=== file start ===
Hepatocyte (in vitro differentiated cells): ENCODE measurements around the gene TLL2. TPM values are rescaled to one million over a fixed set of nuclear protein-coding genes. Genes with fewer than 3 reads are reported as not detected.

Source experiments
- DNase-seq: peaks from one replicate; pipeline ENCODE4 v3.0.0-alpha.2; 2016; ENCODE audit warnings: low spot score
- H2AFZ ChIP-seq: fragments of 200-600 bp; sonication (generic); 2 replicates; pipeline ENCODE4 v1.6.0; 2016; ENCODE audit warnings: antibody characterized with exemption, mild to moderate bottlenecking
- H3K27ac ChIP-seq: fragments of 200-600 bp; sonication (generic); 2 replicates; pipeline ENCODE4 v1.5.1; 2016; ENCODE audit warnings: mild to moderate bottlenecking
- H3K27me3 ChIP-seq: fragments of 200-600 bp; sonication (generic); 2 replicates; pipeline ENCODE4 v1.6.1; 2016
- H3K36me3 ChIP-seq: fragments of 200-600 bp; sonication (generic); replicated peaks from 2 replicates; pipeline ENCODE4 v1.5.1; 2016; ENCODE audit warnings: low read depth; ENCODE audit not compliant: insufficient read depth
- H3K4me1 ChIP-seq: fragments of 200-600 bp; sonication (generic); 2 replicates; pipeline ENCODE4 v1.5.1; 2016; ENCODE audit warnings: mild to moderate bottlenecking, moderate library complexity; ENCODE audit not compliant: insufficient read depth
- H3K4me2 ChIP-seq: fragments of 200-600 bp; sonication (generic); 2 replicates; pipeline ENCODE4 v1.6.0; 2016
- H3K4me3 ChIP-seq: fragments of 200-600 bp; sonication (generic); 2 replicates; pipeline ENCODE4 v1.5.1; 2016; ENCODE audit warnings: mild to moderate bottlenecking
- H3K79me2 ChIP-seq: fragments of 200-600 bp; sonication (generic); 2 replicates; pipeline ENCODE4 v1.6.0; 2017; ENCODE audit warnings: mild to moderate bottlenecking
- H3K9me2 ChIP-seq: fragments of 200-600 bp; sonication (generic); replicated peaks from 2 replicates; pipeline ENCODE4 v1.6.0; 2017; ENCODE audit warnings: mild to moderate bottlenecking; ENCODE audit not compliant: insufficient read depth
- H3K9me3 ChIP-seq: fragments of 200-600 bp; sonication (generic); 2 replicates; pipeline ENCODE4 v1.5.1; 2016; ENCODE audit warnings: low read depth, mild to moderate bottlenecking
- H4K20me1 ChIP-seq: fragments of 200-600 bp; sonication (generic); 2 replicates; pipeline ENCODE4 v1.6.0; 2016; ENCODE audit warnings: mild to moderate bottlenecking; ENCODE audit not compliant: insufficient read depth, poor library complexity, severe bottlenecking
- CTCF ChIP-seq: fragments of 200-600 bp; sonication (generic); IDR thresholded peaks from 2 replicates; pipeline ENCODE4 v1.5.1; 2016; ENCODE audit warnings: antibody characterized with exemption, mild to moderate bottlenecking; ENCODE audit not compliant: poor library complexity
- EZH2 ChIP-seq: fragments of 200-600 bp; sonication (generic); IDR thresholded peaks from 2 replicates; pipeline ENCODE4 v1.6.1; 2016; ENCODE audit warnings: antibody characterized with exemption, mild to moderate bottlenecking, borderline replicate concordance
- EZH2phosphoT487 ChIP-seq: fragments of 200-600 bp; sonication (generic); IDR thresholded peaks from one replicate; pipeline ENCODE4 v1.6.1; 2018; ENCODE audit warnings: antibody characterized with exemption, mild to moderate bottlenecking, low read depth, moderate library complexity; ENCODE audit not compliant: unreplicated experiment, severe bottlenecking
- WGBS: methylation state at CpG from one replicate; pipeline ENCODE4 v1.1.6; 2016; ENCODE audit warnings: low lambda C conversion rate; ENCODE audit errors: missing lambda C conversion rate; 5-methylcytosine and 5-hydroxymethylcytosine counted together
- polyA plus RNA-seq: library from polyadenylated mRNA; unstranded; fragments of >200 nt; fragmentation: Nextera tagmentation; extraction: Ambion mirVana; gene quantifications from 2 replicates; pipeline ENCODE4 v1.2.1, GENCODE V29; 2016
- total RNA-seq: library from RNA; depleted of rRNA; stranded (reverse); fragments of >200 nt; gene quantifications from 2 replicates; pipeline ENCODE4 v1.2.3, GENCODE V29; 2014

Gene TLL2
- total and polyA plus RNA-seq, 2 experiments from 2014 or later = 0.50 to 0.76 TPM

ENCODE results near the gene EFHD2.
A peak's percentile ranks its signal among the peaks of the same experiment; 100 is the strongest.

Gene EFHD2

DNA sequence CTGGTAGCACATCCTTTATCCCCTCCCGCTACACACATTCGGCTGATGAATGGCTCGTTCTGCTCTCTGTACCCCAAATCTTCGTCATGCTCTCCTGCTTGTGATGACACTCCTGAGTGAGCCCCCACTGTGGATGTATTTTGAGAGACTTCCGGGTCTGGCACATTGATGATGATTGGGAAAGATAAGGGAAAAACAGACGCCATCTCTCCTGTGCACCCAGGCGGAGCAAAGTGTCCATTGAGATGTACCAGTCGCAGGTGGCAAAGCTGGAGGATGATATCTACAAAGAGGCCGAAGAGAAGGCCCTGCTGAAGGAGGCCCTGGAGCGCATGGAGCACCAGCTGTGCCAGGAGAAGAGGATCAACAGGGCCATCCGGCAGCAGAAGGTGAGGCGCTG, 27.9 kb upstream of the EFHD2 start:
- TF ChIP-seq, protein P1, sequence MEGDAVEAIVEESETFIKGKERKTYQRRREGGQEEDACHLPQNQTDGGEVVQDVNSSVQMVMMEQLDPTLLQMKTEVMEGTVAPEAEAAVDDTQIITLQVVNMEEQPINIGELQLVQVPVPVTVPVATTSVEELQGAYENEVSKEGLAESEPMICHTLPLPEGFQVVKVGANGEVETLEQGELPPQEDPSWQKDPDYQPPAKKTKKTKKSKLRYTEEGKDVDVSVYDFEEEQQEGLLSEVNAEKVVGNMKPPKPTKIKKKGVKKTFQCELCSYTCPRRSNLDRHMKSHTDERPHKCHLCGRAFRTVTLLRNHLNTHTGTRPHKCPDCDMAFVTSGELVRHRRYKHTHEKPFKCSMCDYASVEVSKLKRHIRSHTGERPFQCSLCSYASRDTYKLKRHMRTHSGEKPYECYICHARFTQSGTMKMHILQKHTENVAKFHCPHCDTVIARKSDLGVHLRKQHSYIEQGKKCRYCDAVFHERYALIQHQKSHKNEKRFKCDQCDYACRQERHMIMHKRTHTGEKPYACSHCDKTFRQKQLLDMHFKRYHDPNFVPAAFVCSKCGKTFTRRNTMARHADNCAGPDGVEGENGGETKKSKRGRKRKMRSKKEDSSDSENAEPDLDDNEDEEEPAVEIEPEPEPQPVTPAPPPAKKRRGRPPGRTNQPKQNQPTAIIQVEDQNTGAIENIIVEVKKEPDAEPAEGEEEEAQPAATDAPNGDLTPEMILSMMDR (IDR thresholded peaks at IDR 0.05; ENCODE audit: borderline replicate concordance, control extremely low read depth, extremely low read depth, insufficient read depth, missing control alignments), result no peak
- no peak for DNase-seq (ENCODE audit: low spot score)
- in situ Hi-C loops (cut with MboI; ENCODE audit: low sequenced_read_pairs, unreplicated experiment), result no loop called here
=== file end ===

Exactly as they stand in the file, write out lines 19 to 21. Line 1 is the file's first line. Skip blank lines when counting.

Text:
- polyA plus RNA-seq: library from polyadenylated mRNA; unstranded; fragments of >200 nt; fragmentation: Nextera tagmentation; extraction: Ambion mirVana; gene quantifications from 2 replicates; pipeline ENCODE4 v1.2.1, GENCODE V29; 2016
- total RNA-seq: library from RNA; depleted of rRNA; stranded (reverse); fragments of >200 nt; gene quantifications from 2 replicates; pipeline ENCODE4 v1.2.3, GENCODE V29; 2014

Gene TLL2